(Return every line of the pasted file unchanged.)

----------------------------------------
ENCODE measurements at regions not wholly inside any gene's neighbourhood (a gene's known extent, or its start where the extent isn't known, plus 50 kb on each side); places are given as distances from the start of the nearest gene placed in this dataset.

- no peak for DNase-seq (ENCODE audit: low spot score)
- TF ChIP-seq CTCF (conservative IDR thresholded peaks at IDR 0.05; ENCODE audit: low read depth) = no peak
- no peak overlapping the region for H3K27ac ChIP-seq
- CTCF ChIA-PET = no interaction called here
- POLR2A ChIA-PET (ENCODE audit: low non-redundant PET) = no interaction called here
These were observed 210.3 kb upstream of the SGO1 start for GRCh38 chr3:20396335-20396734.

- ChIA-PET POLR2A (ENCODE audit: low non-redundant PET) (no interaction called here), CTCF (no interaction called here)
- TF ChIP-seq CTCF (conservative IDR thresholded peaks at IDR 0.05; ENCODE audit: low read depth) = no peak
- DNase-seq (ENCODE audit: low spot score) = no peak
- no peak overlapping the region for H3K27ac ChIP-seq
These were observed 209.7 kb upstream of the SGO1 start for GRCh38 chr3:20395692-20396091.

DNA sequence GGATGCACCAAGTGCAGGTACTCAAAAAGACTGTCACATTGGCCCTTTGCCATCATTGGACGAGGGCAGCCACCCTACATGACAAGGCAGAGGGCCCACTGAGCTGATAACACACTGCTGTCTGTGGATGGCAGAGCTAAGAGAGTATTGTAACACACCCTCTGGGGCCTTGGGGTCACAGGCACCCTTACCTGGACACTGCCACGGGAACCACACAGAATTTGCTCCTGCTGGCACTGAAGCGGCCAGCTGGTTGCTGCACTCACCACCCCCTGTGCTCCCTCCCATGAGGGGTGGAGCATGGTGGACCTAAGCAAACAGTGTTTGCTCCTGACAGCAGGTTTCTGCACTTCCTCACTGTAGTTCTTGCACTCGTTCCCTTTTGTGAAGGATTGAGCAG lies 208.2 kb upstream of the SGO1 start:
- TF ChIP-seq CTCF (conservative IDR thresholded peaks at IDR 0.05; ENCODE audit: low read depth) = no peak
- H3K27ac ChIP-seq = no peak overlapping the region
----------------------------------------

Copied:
ENCODE measurements at regions not wholly inside any gene's neighbourhood (a gene's known extent, or its start where the extent isn't known, plus 50 kb on each side); places are given as distances from the start of the nearest gene placed in this dataset.

- no peak for DNase-seq (ENCODE audit: low spot score)
- TF ChIP-seq CTCF (conservative IDR thresholded peaks at IDR 0.05; ENCODE audit: low read depth) = no peak
- no peak overlapping the region for H3K27ac ChIP-seq
- CTCF ChIA-PET = no interaction called here
- POLR2A ChIA-PET (ENCODE audit: low non-redundant PET) = no interaction called here
These were observed 210.3 kb upstream of the SGO1 start for GRCh38 chr3:20396335-20396734.

- ChIA-PET POLR2A (ENCODE audit: low non-redundant PET) (no interaction called here), CTCF (no interaction called here)
- TF ChIP-seq CTCF (conservative IDR thresholded peaks at IDR 0.05; ENCODE audit: low read depth) = no peak
- DNase-seq (ENCODE audit: low spot score) = no peak
- no peak overlapping the region for H3K27ac ChIP-seq
These were observed 209.7 kb upstream of the SGO1 start for GRCh38 chr3:20395692-20396091.

DNA sequence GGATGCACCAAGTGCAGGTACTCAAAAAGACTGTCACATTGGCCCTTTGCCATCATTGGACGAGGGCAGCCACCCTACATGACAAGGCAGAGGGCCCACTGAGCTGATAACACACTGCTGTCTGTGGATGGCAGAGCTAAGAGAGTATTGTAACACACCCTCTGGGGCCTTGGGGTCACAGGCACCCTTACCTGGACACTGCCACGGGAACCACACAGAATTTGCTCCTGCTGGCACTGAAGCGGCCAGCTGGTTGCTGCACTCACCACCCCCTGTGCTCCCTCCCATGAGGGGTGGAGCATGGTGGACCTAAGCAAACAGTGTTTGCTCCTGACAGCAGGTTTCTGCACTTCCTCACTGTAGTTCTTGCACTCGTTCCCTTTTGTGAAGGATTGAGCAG lies 208.2 kb upstream of the SGO1 start:
- TF ChIP-seq CTCF (conservative IDR thresholded peaks at IDR 0.05; ENCODE audit: low read depth) = no peak
- H3K27ac ChIP-seq = no peak overlapping the region